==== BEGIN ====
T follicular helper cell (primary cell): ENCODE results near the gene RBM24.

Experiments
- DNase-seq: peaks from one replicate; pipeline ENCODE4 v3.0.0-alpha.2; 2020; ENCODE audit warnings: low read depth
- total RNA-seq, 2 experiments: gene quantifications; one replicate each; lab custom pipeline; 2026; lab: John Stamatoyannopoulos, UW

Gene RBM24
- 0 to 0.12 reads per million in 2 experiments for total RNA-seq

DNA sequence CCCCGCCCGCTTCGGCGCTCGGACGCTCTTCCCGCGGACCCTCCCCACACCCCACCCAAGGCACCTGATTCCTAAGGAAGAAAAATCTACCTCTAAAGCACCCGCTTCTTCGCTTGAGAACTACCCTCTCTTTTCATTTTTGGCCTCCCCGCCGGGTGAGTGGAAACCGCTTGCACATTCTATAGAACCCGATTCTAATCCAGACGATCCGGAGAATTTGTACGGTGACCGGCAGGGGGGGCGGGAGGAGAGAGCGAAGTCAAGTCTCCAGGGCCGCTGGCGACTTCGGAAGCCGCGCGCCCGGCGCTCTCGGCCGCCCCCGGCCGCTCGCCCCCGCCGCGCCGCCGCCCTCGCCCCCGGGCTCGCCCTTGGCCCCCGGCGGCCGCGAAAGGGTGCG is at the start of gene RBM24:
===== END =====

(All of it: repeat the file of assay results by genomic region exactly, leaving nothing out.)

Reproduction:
T follicular helper cell (primary cell): ENCODE results near the gene RBM24.

Experiments
- DNase-seq: peaks from one replicate; pipeline ENCODE4 v3.0.0-alpha.2; 2020; ENCODE audit warnings: low read depth
- total RNA-seq, 2 experiments: gene quantifications; one replicate each; lab custom pipeline; 2026; lab: John Stamatoyannopoulos, UW

Gene RBM24
- 0 to 0.12 reads per million in 2 experiments for total RNA-seq

DNA sequence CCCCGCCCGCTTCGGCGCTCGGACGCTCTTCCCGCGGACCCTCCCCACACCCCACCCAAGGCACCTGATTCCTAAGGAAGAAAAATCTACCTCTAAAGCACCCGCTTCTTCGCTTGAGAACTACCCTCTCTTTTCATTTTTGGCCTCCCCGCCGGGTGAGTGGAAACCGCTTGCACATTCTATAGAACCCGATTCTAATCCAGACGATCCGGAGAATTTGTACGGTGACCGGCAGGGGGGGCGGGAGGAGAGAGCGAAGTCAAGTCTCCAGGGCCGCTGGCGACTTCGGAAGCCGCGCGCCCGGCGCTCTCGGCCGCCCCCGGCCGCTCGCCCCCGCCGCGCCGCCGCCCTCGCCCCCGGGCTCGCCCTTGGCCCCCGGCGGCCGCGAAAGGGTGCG is at the start of gene RBM24: